College of San Ildefonso
College of San Ildefonso (eel-DAY-fohn-soh). College in Mexico City at which Pedro Sarmiento (also called “Poll”) does not learn to behave but picks up the rude habits of his classmates, even though he eventually is awarded a bachelor’s degree. In his satire of the university system, José Joaquín Fernández de Lizardi demonstrates that a college degree is neither difficult to obtain nor, ultimately, useful.
Januario’s hacienda. Country estate owned by the father of Pedro’s classmate Januario, whom he visits after he obtains his degree. Unable to ride a horse or fight a bull, he makes a fool of himself in front of Januario’s family and is sent back to the city.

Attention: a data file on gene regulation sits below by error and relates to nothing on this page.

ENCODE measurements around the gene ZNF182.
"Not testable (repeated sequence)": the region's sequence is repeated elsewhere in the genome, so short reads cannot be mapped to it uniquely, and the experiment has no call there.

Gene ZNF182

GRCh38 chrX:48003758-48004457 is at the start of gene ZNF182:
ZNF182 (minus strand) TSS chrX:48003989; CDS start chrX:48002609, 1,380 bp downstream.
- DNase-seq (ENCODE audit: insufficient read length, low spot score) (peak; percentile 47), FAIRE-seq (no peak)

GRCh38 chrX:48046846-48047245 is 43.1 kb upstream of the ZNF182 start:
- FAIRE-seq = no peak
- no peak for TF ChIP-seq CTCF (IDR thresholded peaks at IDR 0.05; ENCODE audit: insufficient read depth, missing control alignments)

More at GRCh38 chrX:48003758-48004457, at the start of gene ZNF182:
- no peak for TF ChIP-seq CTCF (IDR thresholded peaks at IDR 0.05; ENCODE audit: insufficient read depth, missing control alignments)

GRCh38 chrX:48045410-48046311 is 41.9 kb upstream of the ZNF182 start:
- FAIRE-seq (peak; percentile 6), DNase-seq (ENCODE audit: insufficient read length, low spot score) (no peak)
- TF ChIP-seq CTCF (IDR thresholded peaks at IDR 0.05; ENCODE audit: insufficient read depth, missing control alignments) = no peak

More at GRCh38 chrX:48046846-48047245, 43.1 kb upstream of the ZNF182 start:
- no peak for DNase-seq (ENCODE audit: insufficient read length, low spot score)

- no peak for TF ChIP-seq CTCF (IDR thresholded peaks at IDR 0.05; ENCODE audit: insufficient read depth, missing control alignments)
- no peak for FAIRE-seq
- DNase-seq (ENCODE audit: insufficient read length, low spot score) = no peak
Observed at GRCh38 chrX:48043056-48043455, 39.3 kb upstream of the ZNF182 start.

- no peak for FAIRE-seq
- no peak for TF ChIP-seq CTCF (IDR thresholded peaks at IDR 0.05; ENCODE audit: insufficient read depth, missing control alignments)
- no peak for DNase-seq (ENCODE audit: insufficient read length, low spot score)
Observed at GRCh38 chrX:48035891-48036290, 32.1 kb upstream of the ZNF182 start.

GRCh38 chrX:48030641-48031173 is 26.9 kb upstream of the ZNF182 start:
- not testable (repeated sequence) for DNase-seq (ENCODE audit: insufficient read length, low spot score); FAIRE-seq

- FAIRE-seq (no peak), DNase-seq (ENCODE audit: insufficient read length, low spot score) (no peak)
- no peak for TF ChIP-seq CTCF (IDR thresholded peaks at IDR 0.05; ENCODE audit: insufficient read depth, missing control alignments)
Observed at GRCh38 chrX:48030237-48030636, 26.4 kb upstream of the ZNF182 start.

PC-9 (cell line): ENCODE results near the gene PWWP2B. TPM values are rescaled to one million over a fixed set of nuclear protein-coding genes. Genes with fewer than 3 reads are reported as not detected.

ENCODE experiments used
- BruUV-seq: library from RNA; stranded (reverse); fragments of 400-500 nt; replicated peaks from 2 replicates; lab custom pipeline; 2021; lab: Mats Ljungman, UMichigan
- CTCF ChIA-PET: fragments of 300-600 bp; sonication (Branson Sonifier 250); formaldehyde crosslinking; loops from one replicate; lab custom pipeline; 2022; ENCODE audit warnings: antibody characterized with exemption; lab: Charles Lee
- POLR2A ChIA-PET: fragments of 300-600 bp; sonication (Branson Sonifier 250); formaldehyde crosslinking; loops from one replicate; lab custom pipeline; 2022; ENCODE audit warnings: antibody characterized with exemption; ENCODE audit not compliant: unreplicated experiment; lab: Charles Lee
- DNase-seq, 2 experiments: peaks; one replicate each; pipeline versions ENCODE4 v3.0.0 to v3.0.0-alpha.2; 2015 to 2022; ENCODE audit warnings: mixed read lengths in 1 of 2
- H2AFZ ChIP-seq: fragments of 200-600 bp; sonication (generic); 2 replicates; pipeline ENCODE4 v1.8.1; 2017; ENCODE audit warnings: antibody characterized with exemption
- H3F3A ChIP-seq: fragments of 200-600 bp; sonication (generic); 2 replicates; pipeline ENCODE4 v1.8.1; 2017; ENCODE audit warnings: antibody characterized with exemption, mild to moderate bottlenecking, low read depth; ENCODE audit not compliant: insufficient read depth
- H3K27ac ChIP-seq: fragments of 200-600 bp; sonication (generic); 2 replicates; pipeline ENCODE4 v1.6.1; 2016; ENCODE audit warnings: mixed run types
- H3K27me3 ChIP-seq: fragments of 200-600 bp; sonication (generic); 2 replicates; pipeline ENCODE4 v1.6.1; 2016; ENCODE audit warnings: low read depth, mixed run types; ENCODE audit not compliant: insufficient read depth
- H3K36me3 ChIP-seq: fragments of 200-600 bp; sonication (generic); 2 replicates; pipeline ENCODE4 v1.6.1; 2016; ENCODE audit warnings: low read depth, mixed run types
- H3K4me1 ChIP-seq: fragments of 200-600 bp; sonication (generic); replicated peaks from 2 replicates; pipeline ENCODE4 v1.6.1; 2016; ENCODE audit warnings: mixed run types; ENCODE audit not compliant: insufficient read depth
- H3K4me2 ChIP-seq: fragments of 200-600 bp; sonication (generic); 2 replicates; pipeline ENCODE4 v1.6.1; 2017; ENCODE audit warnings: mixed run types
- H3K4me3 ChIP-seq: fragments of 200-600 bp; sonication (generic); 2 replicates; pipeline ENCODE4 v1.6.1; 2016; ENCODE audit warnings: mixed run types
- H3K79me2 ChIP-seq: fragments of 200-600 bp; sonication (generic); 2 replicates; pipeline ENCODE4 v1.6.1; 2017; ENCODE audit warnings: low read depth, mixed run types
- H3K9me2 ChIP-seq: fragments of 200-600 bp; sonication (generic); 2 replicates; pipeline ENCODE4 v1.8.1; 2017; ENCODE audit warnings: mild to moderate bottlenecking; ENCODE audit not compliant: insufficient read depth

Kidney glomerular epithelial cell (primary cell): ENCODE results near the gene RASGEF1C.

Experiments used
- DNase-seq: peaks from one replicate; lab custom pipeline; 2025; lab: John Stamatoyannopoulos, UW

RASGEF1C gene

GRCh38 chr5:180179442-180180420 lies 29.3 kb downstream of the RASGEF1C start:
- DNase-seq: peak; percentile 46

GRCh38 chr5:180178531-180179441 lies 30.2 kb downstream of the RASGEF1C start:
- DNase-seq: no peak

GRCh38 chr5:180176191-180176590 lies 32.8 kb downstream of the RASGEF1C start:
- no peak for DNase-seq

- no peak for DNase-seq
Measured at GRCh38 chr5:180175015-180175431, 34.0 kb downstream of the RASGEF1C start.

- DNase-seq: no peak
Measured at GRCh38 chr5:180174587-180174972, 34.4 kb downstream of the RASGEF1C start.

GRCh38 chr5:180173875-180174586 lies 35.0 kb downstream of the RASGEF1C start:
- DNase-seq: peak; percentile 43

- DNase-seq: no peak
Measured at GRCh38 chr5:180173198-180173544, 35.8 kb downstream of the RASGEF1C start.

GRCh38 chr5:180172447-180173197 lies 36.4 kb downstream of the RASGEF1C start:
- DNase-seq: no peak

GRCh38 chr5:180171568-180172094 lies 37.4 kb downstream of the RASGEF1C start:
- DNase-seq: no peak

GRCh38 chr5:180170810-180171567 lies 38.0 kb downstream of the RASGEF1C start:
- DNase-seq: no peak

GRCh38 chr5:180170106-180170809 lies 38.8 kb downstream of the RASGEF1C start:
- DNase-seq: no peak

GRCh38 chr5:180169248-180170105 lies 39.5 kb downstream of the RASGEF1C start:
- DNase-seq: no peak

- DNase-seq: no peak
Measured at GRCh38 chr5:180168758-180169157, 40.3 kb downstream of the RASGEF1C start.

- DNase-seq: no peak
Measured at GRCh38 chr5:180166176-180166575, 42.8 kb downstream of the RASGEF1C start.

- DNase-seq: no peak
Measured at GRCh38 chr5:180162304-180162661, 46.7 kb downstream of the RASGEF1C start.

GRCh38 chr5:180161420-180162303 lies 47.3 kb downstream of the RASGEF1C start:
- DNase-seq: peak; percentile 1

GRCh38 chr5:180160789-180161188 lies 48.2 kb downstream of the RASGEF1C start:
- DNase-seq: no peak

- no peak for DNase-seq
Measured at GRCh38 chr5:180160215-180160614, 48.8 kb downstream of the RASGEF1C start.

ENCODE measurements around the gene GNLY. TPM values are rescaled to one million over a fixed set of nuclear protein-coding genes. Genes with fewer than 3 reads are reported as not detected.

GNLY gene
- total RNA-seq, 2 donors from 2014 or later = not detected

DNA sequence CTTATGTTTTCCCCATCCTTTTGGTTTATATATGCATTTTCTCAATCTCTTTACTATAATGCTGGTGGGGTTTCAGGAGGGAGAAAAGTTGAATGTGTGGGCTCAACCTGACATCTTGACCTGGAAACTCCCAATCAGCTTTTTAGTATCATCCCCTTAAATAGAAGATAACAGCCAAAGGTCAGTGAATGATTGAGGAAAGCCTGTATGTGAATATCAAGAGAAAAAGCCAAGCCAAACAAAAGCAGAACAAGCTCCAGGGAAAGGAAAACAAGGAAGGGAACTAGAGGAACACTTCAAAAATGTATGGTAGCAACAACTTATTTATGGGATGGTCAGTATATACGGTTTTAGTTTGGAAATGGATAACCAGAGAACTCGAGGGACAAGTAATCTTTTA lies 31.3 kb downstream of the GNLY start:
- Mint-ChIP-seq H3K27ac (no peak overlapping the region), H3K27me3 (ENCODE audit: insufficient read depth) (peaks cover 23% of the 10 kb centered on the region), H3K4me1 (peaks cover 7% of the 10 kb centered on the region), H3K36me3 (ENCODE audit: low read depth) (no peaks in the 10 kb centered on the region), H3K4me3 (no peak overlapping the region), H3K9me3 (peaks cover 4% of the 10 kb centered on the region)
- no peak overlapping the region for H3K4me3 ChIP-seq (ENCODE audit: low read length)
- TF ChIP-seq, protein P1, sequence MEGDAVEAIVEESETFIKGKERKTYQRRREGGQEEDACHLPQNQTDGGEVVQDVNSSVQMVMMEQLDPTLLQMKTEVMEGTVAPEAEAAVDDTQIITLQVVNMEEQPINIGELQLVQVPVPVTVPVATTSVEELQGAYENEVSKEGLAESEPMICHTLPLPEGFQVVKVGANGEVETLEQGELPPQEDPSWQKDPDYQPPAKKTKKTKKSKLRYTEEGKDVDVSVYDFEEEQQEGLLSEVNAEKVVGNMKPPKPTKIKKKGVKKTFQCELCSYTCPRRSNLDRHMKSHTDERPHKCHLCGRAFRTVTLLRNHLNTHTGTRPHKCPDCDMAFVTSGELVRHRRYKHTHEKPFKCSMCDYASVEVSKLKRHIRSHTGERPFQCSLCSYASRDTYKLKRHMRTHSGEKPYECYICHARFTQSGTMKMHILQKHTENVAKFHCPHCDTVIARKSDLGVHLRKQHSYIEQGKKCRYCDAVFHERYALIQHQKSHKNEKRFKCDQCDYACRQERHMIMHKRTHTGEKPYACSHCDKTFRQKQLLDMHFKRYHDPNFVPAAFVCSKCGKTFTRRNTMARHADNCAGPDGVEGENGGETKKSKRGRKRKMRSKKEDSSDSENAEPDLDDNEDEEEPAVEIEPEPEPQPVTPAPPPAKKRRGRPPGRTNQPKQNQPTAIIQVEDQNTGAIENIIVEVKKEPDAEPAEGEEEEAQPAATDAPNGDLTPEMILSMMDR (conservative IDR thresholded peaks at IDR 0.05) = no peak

Monastery of San Diego
Monastery of San Diego. Franciscan monastery that Pedro enters to avoid having to learn a trade. However, he soon finds that he cannot stand the monks’ life of religious devotion and sacrifice and is glad when his father’s death gives him an excuse to leave the monastery. He then returns to a life of gambling and debauchery.
Prisons. Penal institutions in which Pedro is imprisoned for petty crimes and misdemeanors several times. Lizardi provides an unflinching description of the colonial prisons’ hellish conditions. While incarcerated, the prisoners continue to gamble and steal. Lizardi exposes the corruption of the penal system through the character of Don Antonio, an innocent man...
(The entire section is 632 words.)